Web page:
Thanks Matt, I knew these were built to last a while but 20 years? Impressive!

Yes, Denver International Airport was also built with a “tent” (actually a sprung structure). It was built 25 years ago, and has survived massive hail storms and winds. It is only half way through it’s 50 year projected lifespan.

http://cozine.com/2014-september/dia-story-behind-tents/

This anti-sprung structure fetishism is getting silly. You can seal a sprung structure from the elements the same as any structure skinned in steel or aluminum or glass. You can heat and cool a sprung structure too.

http://cozine.com/wp/wp-content/uploads/dialongs-peak2-600×264.jpg

Tesla’s Fremont assembly tent has no HVAC, and was installed with no fire suppression system (sprinklers and the like). Just looking at the photo above, I very seriously doubt there is any seal between the tent wall and the pavement, so dust and wind-blown debris is going to seep in constantly. While that may be okay for certain parts of an assembly line, you certainly wouldn’t want to — for example — put a paint room inside there! (They may be able to use an air filtration system to keep the paint room itself dust-free, but the chassis needs to be completely free of dust before entering the paint room.)

There is a big difference, Nix, between a temporary tent and a permanent, sealed, waterproofed structure which has a “sprung structure” for its roof.

BMW learned some hard lessons about managing a production line outside of it’s home country and paid dearly. Now, BMW designs the production lines, processes, and support systems in Germany and has gone so far as to mirror production lines in Germany that will be replicated in other regions of the globe.

The 1st generation X5 taught them how to do this without damaging their quality of manufacture. Mercedes had similar challenges with the 1st generation M-Class in Alabama.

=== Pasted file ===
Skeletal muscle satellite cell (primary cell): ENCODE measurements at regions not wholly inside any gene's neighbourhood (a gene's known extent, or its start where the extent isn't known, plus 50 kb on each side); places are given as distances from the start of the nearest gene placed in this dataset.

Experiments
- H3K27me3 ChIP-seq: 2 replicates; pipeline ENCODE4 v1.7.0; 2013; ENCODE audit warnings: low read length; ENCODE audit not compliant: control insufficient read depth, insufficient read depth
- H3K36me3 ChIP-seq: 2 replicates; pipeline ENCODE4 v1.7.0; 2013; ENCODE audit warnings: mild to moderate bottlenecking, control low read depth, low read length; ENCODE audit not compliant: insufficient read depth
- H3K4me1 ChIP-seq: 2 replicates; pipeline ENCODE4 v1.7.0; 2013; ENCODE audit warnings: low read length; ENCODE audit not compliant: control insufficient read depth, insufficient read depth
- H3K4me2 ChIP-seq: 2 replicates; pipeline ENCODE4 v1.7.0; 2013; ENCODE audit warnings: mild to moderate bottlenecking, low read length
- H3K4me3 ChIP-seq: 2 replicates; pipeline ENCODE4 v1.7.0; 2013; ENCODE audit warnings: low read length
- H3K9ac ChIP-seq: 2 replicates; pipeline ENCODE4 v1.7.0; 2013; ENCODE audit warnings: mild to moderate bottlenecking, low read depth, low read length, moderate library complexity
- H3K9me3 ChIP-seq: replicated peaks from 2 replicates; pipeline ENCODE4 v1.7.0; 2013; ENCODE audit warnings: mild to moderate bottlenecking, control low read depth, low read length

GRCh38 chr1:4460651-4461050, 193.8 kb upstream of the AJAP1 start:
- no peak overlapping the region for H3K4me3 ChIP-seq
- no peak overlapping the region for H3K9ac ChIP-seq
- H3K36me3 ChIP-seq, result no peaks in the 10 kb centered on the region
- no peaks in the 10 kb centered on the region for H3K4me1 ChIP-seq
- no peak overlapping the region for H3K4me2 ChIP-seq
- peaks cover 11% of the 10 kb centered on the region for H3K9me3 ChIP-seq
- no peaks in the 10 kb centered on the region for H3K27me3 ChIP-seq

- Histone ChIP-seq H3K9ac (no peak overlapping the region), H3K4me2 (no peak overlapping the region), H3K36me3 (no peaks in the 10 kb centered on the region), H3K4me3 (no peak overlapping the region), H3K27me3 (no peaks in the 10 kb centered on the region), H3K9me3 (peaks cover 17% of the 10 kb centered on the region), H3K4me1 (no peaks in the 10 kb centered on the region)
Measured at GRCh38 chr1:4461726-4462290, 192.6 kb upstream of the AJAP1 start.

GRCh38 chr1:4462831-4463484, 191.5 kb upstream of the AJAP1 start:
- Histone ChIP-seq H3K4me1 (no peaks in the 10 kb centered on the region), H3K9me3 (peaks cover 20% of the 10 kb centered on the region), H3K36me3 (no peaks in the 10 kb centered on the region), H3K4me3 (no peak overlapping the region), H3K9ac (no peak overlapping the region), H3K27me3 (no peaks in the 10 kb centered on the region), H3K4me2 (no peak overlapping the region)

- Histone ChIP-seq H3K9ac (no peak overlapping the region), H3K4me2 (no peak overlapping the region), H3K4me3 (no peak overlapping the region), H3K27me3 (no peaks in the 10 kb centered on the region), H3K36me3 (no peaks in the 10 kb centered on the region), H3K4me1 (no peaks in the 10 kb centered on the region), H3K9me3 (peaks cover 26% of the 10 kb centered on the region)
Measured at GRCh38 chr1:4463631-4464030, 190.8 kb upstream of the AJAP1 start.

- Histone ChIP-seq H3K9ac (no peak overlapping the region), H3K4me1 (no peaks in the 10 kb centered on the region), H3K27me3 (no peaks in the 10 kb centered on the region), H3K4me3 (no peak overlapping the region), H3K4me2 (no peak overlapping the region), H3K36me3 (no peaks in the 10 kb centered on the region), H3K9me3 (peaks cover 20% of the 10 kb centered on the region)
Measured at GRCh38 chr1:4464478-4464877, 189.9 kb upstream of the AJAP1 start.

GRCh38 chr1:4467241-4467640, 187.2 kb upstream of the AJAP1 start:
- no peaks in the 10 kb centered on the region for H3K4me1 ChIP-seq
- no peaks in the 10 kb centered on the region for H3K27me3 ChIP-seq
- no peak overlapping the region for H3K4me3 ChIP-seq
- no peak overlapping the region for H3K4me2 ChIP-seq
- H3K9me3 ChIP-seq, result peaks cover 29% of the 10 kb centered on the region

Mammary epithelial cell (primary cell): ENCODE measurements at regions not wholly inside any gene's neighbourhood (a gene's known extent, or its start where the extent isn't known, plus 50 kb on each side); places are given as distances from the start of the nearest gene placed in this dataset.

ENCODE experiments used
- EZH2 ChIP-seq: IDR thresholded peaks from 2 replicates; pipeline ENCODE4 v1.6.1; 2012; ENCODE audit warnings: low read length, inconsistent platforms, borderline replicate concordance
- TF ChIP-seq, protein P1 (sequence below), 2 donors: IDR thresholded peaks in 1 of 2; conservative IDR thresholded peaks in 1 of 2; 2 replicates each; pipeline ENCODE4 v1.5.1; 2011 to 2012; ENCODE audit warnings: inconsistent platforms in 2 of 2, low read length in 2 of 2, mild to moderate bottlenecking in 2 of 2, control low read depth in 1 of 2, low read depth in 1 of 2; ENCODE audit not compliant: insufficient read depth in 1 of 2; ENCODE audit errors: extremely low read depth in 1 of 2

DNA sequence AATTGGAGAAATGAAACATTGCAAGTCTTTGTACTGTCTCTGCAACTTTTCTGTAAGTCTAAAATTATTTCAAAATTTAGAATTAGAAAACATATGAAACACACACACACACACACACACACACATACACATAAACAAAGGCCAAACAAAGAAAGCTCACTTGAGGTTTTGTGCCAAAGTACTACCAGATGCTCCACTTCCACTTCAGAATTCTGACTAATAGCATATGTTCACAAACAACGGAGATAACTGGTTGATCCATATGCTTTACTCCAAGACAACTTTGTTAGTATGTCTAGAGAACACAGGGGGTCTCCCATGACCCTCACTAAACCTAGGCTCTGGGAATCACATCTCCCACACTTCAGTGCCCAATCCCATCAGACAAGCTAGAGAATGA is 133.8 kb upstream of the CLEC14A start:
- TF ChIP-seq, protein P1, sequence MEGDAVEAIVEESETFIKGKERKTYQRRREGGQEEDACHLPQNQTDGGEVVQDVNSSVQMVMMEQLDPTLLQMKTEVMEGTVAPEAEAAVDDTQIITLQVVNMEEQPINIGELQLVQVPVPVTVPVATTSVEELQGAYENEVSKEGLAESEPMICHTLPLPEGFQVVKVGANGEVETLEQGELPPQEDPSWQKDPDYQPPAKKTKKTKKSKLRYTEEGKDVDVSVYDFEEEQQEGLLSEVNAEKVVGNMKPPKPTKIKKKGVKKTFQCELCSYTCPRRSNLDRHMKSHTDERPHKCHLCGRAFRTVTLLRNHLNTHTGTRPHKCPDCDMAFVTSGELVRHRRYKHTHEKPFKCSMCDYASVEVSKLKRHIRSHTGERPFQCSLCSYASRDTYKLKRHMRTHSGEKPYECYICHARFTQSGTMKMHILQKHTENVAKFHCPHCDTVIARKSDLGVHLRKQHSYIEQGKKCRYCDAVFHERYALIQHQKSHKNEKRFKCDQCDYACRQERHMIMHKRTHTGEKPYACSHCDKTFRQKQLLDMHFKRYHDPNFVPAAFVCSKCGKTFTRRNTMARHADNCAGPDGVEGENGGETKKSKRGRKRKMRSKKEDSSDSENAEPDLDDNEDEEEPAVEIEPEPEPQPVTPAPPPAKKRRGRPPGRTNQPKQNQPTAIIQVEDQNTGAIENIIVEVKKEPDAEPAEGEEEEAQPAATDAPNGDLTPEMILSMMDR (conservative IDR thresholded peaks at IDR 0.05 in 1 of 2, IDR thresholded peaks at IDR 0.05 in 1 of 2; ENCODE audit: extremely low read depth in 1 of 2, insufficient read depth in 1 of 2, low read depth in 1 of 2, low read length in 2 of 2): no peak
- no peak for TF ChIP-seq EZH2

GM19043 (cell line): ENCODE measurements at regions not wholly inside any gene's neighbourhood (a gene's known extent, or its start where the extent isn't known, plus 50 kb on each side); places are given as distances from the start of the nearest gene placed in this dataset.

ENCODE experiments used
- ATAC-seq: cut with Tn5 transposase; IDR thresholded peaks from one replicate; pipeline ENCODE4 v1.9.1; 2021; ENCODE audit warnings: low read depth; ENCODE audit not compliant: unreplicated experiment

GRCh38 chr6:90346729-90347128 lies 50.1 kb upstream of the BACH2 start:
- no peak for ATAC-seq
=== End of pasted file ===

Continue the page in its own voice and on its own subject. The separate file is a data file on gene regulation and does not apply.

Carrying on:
Let’s not even factor in the cultural differences in China.

Sure, but that has nothing to do with it being a tent or not. Unless you think the Chinese prefer to work in tents? I guess they don’t, but maybe you have some more information?

Tesla bought the company that built production lines for those German companies. Is your point that Tesla already has the internal expertise inhouse to build production lines, that has already been used very successfully by Mercedes and BMW?

Grohman mostly made factory tooling, and parts assembly stations, if you want to talk about building body in white lines, welding stations, etc… Comau is one of the big boys, they built most of what Tesla has, as well as GM, Ford, Toyota, and others… BTW Comau is owned by Fiat…

You are wrongly conflating what Grohmann and Comau (and others) did for Tesla, and what Grohmann did for other companies like BMW and MB, etc.

Grohmann has patents on BiW welding robotics, use of adhesives for BiW bonding of dissimilar metals, hydroforming, etc.

I realize you want to recycle the bogus arguments you used back during the fake BiW welding sparks Concern trolling incident, but your arguments were just as wrong then as they are now. Besides, that issue was easily put to bed as a one-man anti-Tesla crank from Alex Jones’ InfoWars who had never actually inspected a single Tesla weld.
(cont)

“Somehow “The Agile Group Inc” has been made into some industry expert organization that somehow is the authority in robotic welding.

In reality, it is a 1 person company who employs only Mr. Tracy and does around $130,000 in business a year. It does business out of a PO BOX, with the physical address mapping to an apartment complex.

http://www.buzzfile.com/business/The-Agile-Group-Inc-517-548-1672

This is a guy working out of his apartment, who has suddenly become the hero of zerohedge and seeking alpha and other similar sites. Notably, NONE of the sites reporting this have gotten a second confirmation from any other source.

So let’s dig a little deeper into this individual to see if they have shown anti-Tesla bias in the past. The first item I found was on a far right conspiracy site run by Alex Jones where this same individual is going after Tesla.

https://www.infowars.com/heres-the-real-reason-tesla-makes-no-money/

The Sprung Structure can be designed for 155 mph “hurricane” winds.
Sprung Structures meet the strict Miami-Dade County Hurricane Compliance Code.
The only building left standing in Buras, Louisiana after Hurricane Katrina in 2005 was a Sprung Structure.

“The big downside of a tent is, that it won’t be every good in adverse weather conditions”